That sounds like a wonderful experience, Andy.
It really depends on beer style.
Carbonation level certainly affects your perception of the flavors of beer. I don't think it is accurate to say that there is universal agreement about this concept or the science behind it.
Releasing the carbonation enhances your ability to perceive lots of different compounds, especially aromatics. It also gets rid of the "bite" that excess carbonation can convey (which is often perceived as additional bitterness).
OTOH, most people don't like flat beer, and releasing all/most of the CO2 early in your drinking experience isn't really conducive to enjoying the entire beverage.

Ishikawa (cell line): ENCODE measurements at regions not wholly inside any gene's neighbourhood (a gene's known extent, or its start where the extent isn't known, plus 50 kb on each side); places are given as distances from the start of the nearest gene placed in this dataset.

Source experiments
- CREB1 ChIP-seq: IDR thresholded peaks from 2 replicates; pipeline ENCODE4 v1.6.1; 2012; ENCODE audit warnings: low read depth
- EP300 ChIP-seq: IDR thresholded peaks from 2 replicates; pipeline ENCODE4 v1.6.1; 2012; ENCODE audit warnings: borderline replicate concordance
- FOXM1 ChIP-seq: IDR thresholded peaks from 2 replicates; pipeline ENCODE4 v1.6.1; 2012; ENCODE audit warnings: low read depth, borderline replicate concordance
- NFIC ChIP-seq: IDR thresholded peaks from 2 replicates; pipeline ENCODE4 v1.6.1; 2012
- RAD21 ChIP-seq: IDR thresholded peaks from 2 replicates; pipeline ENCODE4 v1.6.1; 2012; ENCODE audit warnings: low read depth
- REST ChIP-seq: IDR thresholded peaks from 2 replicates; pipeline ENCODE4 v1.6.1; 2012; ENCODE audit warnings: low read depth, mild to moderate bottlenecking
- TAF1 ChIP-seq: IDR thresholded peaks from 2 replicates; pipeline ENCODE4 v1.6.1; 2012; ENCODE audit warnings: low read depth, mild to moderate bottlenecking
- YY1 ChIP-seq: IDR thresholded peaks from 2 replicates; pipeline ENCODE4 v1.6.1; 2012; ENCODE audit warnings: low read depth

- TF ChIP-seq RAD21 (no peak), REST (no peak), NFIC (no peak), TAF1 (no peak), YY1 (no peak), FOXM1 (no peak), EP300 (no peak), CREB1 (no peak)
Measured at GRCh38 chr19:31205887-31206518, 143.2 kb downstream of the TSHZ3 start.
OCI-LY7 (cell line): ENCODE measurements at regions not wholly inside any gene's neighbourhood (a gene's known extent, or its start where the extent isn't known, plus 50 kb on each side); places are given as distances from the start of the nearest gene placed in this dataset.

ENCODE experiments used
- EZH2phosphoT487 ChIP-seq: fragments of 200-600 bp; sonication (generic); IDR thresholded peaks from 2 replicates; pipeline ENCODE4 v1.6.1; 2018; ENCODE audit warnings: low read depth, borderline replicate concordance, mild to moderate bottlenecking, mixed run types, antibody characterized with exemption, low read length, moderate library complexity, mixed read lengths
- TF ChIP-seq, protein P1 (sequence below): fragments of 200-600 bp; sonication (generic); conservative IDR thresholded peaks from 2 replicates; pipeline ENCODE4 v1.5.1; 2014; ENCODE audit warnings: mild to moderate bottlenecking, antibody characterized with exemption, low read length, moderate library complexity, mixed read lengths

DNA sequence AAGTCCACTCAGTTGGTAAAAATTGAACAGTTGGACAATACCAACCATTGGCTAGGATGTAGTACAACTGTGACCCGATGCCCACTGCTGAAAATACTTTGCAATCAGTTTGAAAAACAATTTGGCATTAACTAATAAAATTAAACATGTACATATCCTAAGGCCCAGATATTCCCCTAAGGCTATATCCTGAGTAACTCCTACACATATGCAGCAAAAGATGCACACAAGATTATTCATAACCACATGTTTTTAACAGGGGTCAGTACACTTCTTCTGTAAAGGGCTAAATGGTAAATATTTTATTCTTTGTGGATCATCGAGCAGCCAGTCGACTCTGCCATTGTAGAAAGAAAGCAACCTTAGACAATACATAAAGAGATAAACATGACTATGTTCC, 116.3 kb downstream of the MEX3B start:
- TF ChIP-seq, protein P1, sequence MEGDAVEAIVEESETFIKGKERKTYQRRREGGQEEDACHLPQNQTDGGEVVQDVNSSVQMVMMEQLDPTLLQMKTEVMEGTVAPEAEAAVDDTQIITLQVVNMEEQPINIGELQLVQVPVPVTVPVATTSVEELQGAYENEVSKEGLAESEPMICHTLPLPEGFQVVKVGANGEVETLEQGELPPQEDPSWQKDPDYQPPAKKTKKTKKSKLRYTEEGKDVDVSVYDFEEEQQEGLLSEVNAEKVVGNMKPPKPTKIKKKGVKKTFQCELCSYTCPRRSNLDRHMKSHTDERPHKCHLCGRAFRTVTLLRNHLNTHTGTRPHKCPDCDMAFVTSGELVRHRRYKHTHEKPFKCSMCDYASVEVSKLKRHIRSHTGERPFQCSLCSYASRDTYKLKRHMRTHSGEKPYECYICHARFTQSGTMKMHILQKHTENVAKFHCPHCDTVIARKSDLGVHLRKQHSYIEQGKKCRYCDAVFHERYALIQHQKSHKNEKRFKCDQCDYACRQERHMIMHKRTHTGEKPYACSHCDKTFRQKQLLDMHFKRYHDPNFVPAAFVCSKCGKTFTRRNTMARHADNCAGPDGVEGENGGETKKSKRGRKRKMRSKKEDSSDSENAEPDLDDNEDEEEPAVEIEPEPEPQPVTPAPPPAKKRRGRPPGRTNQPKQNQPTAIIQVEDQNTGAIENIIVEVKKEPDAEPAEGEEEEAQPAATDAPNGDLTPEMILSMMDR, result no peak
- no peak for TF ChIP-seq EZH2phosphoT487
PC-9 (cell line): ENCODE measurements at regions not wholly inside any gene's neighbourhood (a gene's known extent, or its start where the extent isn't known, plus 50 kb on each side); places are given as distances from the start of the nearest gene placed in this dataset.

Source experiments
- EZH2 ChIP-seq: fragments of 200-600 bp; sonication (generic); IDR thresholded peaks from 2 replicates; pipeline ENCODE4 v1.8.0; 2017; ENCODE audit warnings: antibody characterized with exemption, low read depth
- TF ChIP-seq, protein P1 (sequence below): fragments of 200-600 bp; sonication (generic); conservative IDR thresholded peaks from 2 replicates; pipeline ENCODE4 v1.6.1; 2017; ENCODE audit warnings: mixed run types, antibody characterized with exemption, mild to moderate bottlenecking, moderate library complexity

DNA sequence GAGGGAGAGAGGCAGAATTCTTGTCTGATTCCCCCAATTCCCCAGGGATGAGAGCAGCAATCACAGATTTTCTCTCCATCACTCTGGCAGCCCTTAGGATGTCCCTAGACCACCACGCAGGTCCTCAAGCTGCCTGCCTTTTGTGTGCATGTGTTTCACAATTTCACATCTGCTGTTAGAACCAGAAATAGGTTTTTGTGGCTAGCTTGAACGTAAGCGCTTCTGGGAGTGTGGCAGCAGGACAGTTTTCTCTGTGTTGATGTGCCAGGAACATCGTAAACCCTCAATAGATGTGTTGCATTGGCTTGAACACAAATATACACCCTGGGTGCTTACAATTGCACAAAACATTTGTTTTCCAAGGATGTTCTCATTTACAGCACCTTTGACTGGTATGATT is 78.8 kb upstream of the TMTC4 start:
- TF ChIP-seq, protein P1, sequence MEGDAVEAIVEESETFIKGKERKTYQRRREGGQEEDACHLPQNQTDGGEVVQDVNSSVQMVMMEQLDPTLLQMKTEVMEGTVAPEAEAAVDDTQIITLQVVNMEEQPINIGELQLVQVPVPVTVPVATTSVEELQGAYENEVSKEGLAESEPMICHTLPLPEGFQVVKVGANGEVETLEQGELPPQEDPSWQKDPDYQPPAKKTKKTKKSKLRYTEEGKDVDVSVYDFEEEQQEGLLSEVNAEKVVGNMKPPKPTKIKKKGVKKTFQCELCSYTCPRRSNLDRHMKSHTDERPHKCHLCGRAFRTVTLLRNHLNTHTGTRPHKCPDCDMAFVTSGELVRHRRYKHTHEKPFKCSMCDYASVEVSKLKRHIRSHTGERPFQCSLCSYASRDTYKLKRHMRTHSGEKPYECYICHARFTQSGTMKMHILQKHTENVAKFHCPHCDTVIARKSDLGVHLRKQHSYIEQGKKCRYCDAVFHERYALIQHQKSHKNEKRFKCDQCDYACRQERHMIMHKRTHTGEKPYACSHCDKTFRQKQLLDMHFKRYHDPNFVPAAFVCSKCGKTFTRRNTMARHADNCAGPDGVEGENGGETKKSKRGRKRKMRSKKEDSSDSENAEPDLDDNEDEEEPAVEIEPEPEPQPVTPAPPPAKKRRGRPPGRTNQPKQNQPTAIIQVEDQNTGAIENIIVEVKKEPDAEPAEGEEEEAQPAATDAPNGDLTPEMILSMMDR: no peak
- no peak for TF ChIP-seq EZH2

Yes, you *should* pour your beer in a glass if you want to taste it. That's why most Corona is drank directly from the bottle. You guys already know that a huge portion of your perception of flavor comes from what you smell, and it's pretty hard to get a good sniff of something still contained in a bottle or a can.
However, to assert that - for ALL styles - you should effect a vigorous pour is to oversimplify not only the process, but also the tremendous variation of flavors and styles available. Not all beers present the same levels of sweetness, bitterness, etc. Not all beers are designed with the same level of carbonation, and you see style-specific glassware all over the world that relates NOT just to branding, but also to how the brewer thinks the beer is best experienced. And temperature also plays a part into not only perception of the flavors, but also the effectiveness of the carbonation or its release.
What any of this has to do with those robber-baron, rat-bastards at Netflix, I'm not sure.
bibere usque ad hilaritatem